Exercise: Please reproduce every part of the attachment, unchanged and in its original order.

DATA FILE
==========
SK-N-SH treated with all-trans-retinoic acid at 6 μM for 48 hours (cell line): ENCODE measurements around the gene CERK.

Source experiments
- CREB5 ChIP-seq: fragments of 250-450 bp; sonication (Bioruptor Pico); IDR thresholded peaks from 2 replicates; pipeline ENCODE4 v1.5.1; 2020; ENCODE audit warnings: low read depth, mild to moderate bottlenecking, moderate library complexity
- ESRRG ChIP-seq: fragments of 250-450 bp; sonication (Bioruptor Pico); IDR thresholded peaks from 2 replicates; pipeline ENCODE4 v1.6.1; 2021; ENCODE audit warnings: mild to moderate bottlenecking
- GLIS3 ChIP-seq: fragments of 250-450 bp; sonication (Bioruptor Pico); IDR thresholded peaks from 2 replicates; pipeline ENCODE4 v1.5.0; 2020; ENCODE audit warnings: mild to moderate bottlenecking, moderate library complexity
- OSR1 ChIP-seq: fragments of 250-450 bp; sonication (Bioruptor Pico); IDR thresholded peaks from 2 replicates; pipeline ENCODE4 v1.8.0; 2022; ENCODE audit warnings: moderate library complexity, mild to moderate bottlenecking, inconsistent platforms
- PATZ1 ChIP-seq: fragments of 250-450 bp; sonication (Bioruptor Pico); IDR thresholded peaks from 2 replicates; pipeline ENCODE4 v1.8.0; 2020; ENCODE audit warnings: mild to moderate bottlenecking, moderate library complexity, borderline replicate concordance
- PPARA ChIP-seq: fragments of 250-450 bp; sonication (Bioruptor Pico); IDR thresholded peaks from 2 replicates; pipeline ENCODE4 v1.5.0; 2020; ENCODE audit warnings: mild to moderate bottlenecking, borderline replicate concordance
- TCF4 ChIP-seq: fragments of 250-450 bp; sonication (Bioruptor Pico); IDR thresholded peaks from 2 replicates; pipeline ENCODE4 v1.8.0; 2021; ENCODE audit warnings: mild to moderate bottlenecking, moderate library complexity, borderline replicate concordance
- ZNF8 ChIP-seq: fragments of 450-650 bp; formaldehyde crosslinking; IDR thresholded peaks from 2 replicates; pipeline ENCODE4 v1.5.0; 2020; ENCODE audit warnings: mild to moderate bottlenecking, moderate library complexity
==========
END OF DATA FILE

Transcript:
SK-N-SH treated with all-trans-retinoic acid at 6 μM for 48 hours (cell line): ENCODE measurements around the gene CERK.

Source experiments
- CREB5 ChIP-seq: fragments of 250-450 bp; sonication (Bioruptor Pico); IDR thresholded peaks from 2 replicates; pipeline ENCODE4 v1.5.1; 2020; ENCODE audit warnings: low read depth, mild to moderate bottlenecking, moderate library complexity
- ESRRG ChIP-seq: fragments of 250-450 bp; sonication (Bioruptor Pico); IDR thresholded peaks from 2 replicates; pipeline ENCODE4 v1.6.1; 2021; ENCODE audit warnings: mild to moderate bottlenecking
- GLIS3 ChIP-seq: fragments of 250-450 bp; sonication (Bioruptor Pico); IDR thresholded peaks from 2 replicates; pipeline ENCODE4 v1.5.0; 2020; ENCODE audit warnings: mild to moderate bottlenecking, moderate library complexity
- OSR1 ChIP-seq: fragments of 250-450 bp; sonication (Bioruptor Pico); IDR thresholded peaks from 2 replicates; pipeline ENCODE4 v1.8.0; 2022; ENCODE audit warnings: moderate library complexity, mild to moderate bottlenecking, inconsistent platforms
- PATZ1 ChIP-seq: fragments of 250-450 bp; sonication (Bioruptor Pico); IDR thresholded peaks from 2 replicates; pipeline ENCODE4 v1.8.0; 2020; ENCODE audit warnings: mild to moderate bottlenecking, moderate library complexity, borderline replicate concordance
- PPARA ChIP-seq: fragments of 250-450 bp; sonication (Bioruptor Pico); IDR thresholded peaks from 2 replicates; pipeline ENCODE4 v1.5.0; 2020; ENCODE audit warnings: mild to moderate bottlenecking, borderline replicate concordance
- TCF4 ChIP-seq: fragments of 250-450 bp; sonication (Bioruptor Pico); IDR thresholded peaks from 2 replicates; pipeline ENCODE4 v1.8.0; 2021; ENCODE audit warnings: mild to moderate bottlenecking, moderate library complexity, borderline replicate concordance
- ZNF8 ChIP-seq: fragments of 450-650 bp; formaldehyde crosslinking; IDR thresholded peaks from 2 replicates; pipeline ENCODE4 v1.5.0; 2020; ENCODE audit warnings: mild to moderate bottlenecking, moderate library complexity